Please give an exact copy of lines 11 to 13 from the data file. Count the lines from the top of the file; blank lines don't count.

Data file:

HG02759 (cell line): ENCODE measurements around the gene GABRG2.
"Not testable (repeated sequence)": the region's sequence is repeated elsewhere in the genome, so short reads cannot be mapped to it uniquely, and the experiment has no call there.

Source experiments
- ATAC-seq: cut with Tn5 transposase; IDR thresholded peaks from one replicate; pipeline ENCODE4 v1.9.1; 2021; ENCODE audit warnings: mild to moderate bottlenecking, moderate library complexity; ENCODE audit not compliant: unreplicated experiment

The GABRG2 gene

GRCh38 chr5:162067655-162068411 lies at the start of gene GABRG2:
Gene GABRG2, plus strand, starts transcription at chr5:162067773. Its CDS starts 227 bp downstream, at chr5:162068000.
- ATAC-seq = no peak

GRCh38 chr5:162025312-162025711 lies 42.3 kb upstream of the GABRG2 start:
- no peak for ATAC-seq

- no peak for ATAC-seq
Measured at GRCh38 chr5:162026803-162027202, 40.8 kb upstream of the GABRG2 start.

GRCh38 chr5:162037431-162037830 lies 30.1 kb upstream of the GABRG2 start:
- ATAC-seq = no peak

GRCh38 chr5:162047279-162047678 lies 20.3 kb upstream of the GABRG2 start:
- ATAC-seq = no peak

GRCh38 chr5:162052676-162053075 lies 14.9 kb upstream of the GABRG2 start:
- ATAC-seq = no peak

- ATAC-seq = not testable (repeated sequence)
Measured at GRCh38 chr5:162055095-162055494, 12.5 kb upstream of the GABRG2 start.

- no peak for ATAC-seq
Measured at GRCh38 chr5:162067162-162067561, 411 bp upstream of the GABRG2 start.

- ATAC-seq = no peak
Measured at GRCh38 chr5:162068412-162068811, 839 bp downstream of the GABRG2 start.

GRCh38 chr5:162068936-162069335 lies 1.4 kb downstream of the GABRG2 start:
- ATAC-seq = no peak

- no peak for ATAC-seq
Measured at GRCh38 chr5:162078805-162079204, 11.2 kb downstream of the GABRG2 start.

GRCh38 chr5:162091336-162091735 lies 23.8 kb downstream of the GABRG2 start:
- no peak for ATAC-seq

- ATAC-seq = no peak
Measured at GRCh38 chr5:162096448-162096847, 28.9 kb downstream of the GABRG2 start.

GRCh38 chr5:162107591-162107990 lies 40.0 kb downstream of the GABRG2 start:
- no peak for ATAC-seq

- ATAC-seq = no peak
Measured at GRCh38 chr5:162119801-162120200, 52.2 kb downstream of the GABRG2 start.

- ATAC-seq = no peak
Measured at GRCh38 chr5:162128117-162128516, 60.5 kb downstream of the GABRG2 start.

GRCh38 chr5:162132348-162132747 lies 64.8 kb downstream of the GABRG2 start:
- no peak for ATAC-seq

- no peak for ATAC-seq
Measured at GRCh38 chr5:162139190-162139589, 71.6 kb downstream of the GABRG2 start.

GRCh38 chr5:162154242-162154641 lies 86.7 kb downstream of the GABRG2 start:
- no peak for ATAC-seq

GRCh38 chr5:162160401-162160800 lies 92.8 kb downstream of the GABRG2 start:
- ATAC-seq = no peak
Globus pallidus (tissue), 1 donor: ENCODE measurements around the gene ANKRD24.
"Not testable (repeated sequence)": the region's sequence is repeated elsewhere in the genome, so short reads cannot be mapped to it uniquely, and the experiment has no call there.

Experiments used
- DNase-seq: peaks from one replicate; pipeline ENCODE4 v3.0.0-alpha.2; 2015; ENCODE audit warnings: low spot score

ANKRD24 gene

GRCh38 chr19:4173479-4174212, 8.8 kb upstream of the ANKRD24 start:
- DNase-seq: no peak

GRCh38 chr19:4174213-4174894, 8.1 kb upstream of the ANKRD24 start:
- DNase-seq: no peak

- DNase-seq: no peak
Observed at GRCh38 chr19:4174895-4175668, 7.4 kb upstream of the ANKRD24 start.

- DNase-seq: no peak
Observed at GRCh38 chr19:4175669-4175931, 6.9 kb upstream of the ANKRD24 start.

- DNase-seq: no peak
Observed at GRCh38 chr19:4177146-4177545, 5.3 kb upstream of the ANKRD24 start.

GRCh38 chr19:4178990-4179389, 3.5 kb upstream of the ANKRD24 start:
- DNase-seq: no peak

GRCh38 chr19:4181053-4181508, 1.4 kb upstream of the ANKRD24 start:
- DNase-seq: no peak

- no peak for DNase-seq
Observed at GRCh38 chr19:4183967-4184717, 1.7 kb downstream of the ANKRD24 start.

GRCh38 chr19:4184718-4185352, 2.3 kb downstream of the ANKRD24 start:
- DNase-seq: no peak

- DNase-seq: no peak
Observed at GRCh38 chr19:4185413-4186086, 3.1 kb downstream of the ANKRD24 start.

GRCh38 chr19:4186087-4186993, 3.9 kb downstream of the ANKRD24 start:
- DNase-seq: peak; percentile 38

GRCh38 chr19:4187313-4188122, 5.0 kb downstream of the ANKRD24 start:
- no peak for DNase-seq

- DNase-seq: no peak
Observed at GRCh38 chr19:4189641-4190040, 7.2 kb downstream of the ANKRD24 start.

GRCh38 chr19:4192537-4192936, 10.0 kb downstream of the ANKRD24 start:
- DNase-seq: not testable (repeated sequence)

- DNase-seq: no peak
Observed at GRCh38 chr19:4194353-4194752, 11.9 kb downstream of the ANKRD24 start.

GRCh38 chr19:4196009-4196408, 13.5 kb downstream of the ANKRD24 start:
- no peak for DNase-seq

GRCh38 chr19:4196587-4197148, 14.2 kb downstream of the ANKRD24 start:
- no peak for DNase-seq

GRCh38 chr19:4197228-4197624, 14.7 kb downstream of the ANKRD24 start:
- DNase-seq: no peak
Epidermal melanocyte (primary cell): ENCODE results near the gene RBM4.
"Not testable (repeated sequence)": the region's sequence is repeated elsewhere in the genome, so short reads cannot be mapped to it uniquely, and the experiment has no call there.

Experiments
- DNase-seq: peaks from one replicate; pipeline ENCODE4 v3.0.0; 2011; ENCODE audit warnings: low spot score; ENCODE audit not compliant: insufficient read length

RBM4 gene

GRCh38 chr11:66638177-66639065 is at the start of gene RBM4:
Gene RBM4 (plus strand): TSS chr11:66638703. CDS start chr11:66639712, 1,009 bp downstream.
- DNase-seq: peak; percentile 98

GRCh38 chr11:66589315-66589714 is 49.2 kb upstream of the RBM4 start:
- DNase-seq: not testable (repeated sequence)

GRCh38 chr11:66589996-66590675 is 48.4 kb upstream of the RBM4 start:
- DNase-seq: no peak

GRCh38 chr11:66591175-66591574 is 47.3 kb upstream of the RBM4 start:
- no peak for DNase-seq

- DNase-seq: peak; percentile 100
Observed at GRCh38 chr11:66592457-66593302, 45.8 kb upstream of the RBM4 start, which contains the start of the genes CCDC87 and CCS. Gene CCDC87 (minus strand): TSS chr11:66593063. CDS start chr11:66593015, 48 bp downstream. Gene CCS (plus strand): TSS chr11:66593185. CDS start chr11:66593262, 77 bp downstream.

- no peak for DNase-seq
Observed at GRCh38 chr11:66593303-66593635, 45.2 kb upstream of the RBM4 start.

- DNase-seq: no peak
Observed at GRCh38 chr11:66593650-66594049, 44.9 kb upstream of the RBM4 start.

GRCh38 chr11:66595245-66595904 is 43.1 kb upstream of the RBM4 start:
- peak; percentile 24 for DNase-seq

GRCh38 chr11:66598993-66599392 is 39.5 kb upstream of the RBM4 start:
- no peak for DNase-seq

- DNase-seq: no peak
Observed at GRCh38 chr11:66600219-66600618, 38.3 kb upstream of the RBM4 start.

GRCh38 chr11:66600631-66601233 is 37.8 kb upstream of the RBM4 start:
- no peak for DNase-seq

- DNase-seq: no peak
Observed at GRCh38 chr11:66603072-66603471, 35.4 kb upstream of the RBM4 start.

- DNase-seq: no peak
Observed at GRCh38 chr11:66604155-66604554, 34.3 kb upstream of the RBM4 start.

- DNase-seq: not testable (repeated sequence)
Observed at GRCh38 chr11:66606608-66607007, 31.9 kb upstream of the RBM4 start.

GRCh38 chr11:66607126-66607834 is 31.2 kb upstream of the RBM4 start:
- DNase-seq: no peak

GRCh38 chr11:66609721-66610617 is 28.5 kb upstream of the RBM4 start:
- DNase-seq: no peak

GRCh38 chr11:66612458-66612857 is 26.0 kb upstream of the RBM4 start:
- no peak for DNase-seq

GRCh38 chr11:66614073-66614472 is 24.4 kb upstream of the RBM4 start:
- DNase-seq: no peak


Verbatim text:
- no peak for ATAC-seq
Measured at GRCh38 chr5:162026803-162027202, 40.8 kb upstream of the GABRG2 start.

GRCh38 chr5:162037431-162037830 lies 30.1 kb upstream of the GABRG2 start: